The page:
Perspective, Depression, and Hope

Mental illness is one of the most overlooked problems in the community from which I come and through which most of my theology has been formed.  I’m talking about the black community.  There’s probably not much difference in other communities either, especially faith communities.  I’ve learned in a multicultural church that mental illness is more understood but still less discussed.  It is accepted intellectually more quickly, but I rarely hear the community holding and loving through the rough times which decorate the lives of those struggling with illness.

When I was growing up, I heard nothing about mental illness.  I heard about people being crazy.  Met some of them too, but that’s another post.  I heard of demons and about demonic possession from time to time.  But nothing about mental illness.  I’m glad I’ve learned more.  I’m glad I’m been able to see and notice and respond to spiritual matters when appropriate and to mental and emotional matters when necessary.

Of course, I’m cut from the cloth that stitches the mental and emotional and spiritual.  I connect or integrate them.  I am not interested in slicing them apart but in seeing their interconnections.  I’m a pastor and conversationalist about divine things.  Divine things come forward in human things.  So, for me, these things overlap and interlace.

I’ve learned along the way that the complexities inside the minds, hearts, and souls of people are all reasons to be believe in the beauty of God and the pain of sin.  And I’ve come to believe that the complexities which are beautiful people are reasons to try hard to listen really well and to tell people about hope.  This is, in part, something that Paul Prusyer talks about–in my reading of him–as coming to terms with the implications of my office.  Prusyer said theology doesn’t deal with a slice of life, “a slice of reality but with all of it, always.”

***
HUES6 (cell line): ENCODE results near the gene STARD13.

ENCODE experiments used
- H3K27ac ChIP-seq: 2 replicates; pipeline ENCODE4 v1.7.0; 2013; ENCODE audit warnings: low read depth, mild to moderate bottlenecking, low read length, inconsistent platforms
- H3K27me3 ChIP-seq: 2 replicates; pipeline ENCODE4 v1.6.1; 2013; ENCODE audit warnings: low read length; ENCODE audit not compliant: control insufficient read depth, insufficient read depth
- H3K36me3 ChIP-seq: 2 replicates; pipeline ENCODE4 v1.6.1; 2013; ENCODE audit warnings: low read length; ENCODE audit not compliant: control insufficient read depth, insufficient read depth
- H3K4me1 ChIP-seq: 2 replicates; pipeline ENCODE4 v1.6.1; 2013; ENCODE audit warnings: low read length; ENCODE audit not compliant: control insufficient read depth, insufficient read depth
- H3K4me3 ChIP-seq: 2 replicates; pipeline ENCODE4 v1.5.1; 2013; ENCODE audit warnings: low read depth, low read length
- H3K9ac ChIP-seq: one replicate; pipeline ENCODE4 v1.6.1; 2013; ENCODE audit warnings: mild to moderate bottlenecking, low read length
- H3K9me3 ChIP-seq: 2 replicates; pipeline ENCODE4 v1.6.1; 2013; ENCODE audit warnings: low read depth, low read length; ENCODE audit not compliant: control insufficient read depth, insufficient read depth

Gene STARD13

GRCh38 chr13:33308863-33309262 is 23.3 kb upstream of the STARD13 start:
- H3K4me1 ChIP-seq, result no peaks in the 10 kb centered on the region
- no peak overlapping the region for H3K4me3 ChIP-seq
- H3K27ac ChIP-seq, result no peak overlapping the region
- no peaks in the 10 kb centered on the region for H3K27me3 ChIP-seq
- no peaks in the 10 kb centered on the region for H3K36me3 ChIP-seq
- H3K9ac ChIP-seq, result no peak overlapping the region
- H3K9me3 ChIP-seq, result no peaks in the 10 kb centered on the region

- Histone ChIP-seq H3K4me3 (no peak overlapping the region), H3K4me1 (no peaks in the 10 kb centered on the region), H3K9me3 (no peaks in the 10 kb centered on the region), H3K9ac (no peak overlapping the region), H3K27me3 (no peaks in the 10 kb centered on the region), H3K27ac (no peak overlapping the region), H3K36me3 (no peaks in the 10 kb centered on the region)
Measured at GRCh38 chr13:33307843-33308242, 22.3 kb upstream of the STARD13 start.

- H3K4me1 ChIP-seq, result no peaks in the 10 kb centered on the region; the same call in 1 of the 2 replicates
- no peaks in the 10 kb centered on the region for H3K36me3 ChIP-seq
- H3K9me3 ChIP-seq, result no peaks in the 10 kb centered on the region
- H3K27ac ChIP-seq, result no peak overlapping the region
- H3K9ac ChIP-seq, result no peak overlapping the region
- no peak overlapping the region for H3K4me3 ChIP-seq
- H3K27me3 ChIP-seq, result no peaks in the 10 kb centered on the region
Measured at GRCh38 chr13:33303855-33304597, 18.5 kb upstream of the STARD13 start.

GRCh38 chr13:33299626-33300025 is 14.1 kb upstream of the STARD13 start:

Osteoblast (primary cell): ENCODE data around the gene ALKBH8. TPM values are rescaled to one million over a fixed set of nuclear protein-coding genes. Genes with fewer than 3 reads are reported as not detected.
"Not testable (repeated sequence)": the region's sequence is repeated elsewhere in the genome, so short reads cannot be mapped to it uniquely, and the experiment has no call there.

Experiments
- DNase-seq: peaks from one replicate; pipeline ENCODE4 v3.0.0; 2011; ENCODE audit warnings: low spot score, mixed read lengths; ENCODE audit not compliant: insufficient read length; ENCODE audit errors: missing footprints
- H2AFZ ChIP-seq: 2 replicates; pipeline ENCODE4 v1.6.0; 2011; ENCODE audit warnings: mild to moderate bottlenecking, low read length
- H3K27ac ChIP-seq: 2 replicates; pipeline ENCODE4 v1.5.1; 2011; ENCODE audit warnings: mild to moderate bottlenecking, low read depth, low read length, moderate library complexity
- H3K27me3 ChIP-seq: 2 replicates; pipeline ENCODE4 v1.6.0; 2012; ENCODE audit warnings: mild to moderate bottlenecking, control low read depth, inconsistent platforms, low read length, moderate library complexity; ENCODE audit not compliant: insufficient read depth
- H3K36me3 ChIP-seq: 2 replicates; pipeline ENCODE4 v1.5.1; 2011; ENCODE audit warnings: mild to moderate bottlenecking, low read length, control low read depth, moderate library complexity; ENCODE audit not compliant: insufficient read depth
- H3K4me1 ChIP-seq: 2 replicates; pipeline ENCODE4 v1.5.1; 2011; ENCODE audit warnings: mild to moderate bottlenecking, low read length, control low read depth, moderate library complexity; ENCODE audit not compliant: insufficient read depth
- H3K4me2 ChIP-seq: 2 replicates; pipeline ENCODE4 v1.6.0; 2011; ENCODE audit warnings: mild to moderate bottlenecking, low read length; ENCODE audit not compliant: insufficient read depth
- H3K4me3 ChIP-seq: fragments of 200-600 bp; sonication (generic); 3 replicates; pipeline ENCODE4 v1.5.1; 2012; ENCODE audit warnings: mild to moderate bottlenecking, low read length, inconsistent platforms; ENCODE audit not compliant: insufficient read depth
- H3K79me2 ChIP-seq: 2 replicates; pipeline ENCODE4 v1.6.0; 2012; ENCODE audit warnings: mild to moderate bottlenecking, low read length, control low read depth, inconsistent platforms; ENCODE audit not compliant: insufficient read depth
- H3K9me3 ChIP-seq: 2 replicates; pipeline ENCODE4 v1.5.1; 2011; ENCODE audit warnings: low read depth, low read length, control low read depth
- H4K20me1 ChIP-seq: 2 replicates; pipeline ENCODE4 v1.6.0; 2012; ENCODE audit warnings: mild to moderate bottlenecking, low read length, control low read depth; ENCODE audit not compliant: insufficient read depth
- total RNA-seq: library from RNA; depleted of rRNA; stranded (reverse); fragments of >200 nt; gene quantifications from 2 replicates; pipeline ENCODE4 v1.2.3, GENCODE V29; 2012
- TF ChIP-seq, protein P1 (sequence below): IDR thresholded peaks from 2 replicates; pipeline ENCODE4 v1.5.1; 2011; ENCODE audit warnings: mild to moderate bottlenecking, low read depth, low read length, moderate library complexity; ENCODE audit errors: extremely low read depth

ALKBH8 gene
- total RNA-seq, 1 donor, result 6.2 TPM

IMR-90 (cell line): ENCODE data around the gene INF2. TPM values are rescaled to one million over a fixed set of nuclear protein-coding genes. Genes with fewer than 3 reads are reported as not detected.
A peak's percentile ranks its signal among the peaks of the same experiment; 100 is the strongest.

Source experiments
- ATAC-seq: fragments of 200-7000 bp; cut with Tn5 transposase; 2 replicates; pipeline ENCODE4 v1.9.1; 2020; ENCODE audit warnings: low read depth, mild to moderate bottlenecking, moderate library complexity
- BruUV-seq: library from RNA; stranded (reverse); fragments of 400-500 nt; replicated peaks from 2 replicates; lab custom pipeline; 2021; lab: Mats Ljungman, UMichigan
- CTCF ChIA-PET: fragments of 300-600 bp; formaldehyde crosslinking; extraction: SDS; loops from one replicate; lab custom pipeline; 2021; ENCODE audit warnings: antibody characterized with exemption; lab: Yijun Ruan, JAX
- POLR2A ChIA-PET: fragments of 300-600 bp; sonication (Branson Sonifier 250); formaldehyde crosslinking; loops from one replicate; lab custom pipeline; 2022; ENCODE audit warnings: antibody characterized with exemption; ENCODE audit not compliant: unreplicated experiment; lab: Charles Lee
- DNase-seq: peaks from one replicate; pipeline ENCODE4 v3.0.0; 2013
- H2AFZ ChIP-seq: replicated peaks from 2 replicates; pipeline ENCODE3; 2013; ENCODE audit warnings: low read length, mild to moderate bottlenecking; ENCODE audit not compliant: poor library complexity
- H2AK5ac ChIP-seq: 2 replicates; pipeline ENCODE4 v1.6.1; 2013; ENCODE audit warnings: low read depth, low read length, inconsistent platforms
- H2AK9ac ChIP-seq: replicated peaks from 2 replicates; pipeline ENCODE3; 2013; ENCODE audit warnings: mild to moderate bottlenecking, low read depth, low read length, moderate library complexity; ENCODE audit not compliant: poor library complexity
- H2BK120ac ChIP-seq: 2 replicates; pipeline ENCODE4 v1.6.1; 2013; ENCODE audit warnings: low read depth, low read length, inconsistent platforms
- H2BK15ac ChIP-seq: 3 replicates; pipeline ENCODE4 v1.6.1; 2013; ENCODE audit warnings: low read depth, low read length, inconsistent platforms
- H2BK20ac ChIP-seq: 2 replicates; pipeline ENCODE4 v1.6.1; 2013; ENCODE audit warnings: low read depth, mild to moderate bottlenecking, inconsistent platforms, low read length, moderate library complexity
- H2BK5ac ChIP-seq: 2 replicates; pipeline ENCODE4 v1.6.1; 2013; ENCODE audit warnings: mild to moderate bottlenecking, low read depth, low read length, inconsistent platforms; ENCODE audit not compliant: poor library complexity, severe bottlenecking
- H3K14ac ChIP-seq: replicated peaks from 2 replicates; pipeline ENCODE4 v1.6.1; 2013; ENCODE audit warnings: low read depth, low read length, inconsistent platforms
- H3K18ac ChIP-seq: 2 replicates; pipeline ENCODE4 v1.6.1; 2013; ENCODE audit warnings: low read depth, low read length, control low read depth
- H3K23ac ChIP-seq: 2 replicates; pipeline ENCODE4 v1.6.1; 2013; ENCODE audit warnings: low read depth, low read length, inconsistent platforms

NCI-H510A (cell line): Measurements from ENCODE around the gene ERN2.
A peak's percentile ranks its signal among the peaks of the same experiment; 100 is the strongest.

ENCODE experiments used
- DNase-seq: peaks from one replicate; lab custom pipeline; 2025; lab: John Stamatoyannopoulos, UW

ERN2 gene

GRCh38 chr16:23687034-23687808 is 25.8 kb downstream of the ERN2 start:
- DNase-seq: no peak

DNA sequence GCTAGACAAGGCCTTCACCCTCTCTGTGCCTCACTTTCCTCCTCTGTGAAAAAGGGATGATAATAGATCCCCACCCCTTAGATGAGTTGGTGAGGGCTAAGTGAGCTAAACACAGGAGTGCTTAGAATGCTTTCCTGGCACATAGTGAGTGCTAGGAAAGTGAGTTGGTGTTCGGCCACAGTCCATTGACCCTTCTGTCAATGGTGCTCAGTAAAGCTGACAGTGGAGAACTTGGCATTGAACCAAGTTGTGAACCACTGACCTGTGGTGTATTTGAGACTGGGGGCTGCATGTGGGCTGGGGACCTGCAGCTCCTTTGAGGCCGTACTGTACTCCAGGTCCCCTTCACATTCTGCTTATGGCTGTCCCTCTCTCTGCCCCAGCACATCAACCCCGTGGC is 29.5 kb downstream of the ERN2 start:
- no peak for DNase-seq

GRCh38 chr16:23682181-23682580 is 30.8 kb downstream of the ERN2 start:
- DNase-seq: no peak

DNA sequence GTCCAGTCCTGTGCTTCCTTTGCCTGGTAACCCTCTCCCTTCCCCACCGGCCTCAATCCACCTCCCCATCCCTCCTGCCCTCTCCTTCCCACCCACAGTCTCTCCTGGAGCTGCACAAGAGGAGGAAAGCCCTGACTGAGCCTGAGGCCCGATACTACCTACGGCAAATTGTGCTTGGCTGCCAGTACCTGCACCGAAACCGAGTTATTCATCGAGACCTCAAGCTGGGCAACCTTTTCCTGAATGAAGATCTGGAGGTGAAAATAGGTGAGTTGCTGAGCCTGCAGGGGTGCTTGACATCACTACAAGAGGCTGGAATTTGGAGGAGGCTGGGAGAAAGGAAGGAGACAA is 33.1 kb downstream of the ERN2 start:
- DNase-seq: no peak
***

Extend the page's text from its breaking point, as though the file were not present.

A Sobering Sign in a Beautiful Place

I’m told that October is one of the awareness months where we point to depression and to mental illness.  So, here’s my quick attempt to point to it, like other days and months of my work, but to point to hope as well.

Hope is light in dimness.  It is the sparkling smile of a stranger who looks at you long enough to communicate that you matter.  It is a meal with a good friend you haven’t seen in a while, his ability to remember things with you and to turn you easily to tomorrow.

Hope is the crack of splendor in the middle of all that dreariness.  It is a plate-sized piece of pie shared with someone you love.  A walk in the cool afternoon, watching once brown leaves falling like little pieces of the sun.

Hope is the ability to notice health even when it comes as a confusing picture of someone’s yesterday.  It is the staying hand of belief when you worry that the future looks dismal.  It is the power that tells the truth that all our tomorrows can be brighter because the clouds will roll in another direction.

Hope is the enduring mercy that all of reality is wonderful even if sometimes difficult and that the next breath is miraculous.  It is the way we keep at a thing in the midst of its sharp cuts and crippling cracks.

I know you folks aren’t into making comments, so this is an invitation: How do you describe hope?

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